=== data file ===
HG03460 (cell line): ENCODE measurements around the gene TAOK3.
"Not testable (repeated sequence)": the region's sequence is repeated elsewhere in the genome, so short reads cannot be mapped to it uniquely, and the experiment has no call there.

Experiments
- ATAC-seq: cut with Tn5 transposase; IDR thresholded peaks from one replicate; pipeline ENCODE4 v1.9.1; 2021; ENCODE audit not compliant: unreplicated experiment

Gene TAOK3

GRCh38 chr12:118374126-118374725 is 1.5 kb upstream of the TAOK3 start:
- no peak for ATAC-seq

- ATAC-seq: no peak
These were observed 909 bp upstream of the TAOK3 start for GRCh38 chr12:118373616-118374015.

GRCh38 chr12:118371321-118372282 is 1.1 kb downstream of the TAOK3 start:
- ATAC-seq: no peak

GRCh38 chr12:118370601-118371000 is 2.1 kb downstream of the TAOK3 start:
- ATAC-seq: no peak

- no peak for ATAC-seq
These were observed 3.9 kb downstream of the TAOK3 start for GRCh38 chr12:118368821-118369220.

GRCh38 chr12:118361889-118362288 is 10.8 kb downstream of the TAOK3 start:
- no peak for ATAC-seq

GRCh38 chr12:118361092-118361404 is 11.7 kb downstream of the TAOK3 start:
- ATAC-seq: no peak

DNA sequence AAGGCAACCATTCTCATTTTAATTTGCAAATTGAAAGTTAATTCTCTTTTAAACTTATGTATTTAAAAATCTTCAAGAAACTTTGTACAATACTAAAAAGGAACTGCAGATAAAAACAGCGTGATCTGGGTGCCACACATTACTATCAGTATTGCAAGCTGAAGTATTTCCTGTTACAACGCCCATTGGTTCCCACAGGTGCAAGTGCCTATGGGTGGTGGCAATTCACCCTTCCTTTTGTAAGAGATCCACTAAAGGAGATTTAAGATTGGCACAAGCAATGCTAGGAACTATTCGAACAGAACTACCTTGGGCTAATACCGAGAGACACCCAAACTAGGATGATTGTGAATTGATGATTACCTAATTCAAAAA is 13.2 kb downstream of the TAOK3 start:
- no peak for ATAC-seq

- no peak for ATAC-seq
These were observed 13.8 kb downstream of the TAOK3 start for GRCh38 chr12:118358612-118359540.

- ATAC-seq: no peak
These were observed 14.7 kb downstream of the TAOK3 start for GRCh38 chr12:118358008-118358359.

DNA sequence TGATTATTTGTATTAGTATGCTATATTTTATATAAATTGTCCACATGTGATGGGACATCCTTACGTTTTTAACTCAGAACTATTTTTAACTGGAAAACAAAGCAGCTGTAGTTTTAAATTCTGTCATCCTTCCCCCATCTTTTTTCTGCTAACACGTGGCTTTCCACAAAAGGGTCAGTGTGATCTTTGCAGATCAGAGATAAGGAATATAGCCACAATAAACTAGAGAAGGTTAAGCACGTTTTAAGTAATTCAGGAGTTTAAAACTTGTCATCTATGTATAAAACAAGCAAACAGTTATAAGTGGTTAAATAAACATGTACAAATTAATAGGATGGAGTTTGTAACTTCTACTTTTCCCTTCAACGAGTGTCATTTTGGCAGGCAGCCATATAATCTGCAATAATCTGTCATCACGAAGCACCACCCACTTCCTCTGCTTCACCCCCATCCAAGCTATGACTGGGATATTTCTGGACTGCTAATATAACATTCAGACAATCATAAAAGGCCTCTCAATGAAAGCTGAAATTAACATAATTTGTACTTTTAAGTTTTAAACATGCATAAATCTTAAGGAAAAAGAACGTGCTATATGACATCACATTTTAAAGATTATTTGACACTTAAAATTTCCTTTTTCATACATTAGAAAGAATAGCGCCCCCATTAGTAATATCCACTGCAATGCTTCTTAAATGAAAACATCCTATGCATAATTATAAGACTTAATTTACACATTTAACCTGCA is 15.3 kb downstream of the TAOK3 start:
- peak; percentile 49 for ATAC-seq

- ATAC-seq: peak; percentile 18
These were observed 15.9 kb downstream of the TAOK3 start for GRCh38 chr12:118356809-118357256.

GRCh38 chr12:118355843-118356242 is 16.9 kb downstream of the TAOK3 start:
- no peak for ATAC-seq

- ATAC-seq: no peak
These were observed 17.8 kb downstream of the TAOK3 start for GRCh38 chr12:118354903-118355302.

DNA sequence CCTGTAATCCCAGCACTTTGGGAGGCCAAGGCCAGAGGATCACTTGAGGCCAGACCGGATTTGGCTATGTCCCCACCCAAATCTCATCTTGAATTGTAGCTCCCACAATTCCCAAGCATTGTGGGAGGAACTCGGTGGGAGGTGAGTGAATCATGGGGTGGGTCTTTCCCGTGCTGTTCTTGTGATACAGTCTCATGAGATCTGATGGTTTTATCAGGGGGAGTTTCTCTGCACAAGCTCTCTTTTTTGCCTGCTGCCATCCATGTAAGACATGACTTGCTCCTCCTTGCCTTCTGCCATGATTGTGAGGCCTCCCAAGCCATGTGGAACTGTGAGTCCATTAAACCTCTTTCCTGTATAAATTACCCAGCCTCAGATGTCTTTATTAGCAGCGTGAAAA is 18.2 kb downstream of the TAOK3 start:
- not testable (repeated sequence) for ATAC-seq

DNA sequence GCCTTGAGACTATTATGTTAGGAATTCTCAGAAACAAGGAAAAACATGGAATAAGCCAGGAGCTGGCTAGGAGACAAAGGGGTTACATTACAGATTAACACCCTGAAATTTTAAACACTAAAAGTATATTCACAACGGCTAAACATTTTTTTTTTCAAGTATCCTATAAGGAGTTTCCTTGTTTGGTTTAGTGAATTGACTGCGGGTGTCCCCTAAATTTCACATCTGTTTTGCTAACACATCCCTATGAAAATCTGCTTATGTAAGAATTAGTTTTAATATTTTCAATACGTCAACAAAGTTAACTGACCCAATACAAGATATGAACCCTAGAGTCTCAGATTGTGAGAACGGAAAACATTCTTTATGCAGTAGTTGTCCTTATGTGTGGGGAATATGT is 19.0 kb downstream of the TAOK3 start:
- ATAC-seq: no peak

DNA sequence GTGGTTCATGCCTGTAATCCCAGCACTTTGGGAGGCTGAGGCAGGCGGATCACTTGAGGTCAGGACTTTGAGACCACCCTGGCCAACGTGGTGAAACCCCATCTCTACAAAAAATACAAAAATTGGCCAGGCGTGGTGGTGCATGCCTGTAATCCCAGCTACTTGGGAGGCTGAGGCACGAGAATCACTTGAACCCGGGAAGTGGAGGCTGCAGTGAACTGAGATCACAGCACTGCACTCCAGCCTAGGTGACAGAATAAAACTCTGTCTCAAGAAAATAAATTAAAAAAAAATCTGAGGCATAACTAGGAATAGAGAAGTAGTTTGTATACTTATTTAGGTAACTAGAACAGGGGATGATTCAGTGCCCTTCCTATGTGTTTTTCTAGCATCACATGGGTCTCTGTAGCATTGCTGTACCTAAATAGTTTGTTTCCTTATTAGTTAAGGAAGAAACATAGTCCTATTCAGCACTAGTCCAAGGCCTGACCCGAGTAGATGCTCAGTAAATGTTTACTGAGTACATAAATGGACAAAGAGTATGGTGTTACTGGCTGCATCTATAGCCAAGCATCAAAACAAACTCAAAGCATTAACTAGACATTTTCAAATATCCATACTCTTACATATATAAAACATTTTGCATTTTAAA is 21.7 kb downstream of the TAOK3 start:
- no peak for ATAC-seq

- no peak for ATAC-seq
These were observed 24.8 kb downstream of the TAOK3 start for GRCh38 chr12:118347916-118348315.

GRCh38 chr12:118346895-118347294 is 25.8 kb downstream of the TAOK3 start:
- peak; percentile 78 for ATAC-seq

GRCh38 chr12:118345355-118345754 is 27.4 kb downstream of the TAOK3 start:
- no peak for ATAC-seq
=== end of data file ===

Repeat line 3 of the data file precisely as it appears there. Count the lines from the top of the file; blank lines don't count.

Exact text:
Experiments